January 16, 2021

The Niche

Trusted stem cell blog & resources

Stem cell clinic lawsuits proliferate with latest against Stemgenex

StemGenexThere is a growing trend of apparently unhappy patients suing stem cell clinics, which have faced more lawsuits recently and some of these cases are proposed class action suits that could have much broader impact.

The latest case is against San Diego-based Stemgenex, a clinic that has claimed amongst other things that it can treat numerous diverse afflictions and that it has had a 100% customer satisfaction rate.

KPBS reporter David Wagner also has more on this story. Wagner also noted that Stemgenex has publicly argued for less FDA oversight of stem cells even as this case was starting to unfold. Amongst the around 600 stem cell clinics in the U.S., many of these businesses also argue for less FDA oversight.

What’s the back story on the Stemgenex case?

stemgenex-lawsuitEarlier this year there were some indications of attorneys being interested in a possible class action suit in part against a stem cell clinic in San Diego, but specifics had been lacking. Now a court document has provided new detailed information.

This case is Moorer v. StemGenex Medical Group. et at. The main named plaintiff on behalf of all the potential others in the class is Selena Moorer. A second plaintiff, Stephen Ginsberg, is mentioned later in the document as part of the “financial abuse of elders” subclass.

The defendants include the following businesses and individuals: Stemgenex, Stemgenex Medical Group, Stem Cell Research Centre, Rita Alexander, Andre Lallande D.O., Scott Sessions M.D., and DOE defendants 1-100. For the first three businesses listed as defendants, I don’t know at this time how they are interrelated versus different.

There are nine separate causes of action mentioned:

  1. “Violations of Cal. Bus. & Prof. Code § 17200 et seq
  2. Violations of Cal. Bus. & Prof. Code .§ 17500 et seq.
  3. Violations of the California Consumers Legal Remedies Cal. Civ. Code § 1750 et seq
  4. Violation of Human Experimentation Law – Cal. Health &; Safety Code § 24170, et seq
  5. Violation of the Racketeer Influenced and Corrupt Organizations Act (RICO)
  6. Fraud
  7. Negligent Misrepresentation
  8. Unjust Enrichment
  9. Financial Elder Abuse”

I’m not sure why earlier in the document it lists only 8 complaints and then later the 9 complaints listed above are mentioned. There are a lot of other potentially notable things mentioned in the document as well such as that Stemgenex charges $14,900 per treatment. If I understood the document correctly, this case has now gone from being a California suit to a federal case. I’m not sure on why and what implications that might have.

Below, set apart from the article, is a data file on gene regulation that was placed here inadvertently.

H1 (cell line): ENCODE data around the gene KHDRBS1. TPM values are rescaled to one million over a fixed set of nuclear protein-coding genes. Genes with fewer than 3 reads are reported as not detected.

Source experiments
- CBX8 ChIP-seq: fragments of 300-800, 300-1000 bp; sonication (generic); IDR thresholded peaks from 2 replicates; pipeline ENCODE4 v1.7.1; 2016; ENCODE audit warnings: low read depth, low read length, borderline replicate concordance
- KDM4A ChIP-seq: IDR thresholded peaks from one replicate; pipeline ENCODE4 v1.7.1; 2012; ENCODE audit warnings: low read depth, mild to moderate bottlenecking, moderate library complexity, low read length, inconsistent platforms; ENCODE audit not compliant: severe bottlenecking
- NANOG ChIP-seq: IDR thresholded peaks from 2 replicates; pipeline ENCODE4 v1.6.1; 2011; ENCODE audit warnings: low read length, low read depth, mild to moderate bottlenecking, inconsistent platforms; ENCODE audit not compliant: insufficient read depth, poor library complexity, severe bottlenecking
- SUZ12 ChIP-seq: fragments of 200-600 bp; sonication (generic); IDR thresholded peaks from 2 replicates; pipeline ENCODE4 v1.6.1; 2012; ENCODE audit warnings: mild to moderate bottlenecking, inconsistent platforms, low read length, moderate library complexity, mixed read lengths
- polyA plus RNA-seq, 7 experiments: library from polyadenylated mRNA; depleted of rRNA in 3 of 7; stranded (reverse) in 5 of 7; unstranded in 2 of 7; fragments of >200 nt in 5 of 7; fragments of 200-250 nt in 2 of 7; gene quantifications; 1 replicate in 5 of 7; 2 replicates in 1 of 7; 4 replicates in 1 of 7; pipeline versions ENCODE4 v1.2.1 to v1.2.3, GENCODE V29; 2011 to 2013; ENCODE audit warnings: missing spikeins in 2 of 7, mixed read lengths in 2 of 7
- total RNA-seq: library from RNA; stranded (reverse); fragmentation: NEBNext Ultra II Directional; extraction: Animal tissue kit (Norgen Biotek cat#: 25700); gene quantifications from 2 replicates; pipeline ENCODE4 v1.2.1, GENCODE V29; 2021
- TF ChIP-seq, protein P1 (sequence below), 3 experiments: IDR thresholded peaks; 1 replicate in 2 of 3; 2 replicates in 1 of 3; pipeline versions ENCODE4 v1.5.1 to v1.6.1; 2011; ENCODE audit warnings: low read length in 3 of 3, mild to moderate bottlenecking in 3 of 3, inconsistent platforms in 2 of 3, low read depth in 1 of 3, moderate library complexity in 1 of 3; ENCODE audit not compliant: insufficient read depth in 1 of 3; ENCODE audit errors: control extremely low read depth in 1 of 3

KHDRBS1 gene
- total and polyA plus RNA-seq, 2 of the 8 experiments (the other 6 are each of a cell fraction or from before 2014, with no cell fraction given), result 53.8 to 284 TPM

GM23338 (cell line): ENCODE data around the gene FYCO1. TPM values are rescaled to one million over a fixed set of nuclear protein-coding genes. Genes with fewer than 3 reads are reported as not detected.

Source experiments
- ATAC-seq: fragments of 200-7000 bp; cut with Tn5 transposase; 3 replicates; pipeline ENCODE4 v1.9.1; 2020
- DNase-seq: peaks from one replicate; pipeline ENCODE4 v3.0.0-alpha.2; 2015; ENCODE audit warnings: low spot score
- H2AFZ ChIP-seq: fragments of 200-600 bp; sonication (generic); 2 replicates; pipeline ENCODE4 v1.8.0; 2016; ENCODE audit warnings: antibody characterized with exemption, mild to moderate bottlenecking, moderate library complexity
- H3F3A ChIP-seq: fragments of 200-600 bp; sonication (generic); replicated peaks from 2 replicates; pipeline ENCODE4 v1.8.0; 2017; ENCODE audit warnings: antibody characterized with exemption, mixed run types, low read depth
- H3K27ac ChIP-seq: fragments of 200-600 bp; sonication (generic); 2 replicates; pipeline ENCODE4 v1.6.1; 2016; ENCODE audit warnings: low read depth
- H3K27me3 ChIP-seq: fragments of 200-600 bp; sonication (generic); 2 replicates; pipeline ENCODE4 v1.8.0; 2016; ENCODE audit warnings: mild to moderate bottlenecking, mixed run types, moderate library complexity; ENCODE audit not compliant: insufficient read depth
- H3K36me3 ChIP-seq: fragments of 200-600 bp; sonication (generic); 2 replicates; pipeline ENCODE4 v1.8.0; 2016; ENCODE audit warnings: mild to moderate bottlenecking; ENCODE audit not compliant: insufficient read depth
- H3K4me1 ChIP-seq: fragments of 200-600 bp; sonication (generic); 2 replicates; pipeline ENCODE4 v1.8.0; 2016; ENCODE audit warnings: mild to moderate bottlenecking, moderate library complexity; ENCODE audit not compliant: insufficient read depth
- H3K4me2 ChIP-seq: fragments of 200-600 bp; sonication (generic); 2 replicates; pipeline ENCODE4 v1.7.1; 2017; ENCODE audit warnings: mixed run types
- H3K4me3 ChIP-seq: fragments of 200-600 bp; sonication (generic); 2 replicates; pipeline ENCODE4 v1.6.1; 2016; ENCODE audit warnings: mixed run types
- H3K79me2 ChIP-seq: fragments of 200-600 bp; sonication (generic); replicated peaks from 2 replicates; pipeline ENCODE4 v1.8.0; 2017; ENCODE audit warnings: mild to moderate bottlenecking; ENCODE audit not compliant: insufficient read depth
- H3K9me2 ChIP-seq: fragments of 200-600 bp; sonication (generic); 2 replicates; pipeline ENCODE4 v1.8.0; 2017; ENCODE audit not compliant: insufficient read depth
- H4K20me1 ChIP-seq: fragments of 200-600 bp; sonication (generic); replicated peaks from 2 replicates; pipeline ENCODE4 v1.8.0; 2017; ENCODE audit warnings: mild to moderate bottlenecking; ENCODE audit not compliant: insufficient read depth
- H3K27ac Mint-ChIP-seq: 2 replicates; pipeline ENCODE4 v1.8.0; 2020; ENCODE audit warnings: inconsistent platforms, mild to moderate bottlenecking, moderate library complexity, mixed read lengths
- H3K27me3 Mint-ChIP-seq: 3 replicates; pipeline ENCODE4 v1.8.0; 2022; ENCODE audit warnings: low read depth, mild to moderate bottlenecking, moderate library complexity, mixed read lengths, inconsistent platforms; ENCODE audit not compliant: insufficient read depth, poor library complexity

Importantly, keep in mind that we do not know if any of these allegations are factual and there is no court ruling on any of them. Stemgenex reportedly did not respond to requests from KPBS for comment. If the company comments on the case I’ll do a post on that.

What about the stem cell clinic area more broadly?

More generally, as mentioned earlier, it’s been an active year for lawsuits against stem cell clinics. The community learned last week about the second of two different stem cell lawsuits against Florida-based U.S. Stem Cell, Inc. At the end of August there were indications of a possible class action lawsuit against The Lung Institute, another stem cell clinic.

I’m not a lawyer, but I wonder if class action suits, if approved, could be combined and then end up encompassing many different clinics across the U.S. as defendants.

Two top stem cell researchers, Jeanne Loring and Larry Goldstein, were quoted in the KPBS article on FDA regulation of stem cell clinics:

Jeanne Loring, a stem cell scientist at the Scripps Research Institute, spoke in favor of the proposed rules at an FDA meeting in September. Loring believes these kinds of stem cell clinics need regulation because in her opinion they are “selling something that doesn’t work, for a very high price, and taking advantage of people who are desperate.”

“They don’t want to be regulated by the FDA,” Loring said, “because they would have to demonstrate that their therapies actually work.”

“The evidence is just not there,” he (Goldstein) said. “Medical scientists are working very hard to test therapies properly. But we’re not there yet for a great many diseases that these companies claim to have therapies for.”

In an earlier post I pointed out the reasons why some stem cell clinics in the bigger picture could be particularly vulnerable to lawsuits from patients including the issue of not having FDA approval:

“A number of facts make many of the clinics very vulnerable: they have no FDA approval and arguing that they do not need it will not fly in court in many cases, the stem cell community opposes them, there is no solid science or medical data backing up what they are doing, they often make very strong marketing claims, they charge large sums of money for something insurance won’t cover, their customers who could become plaintiffs are often vulnerable patients with compelling personal stories, and the clinics often treat patients with conditions outside of their physician(s)’ areas of specialty. Each of these things could be used by trial lawyers to build a case depending on circumstances.”

I expect more lawsuits against clinics in 2017. I’d imagine stem cell clinics generally are closely following this trend (or at least they should be) and now perhaps some are equally or more worried about lawyers rather than the FDA knocking on their door.

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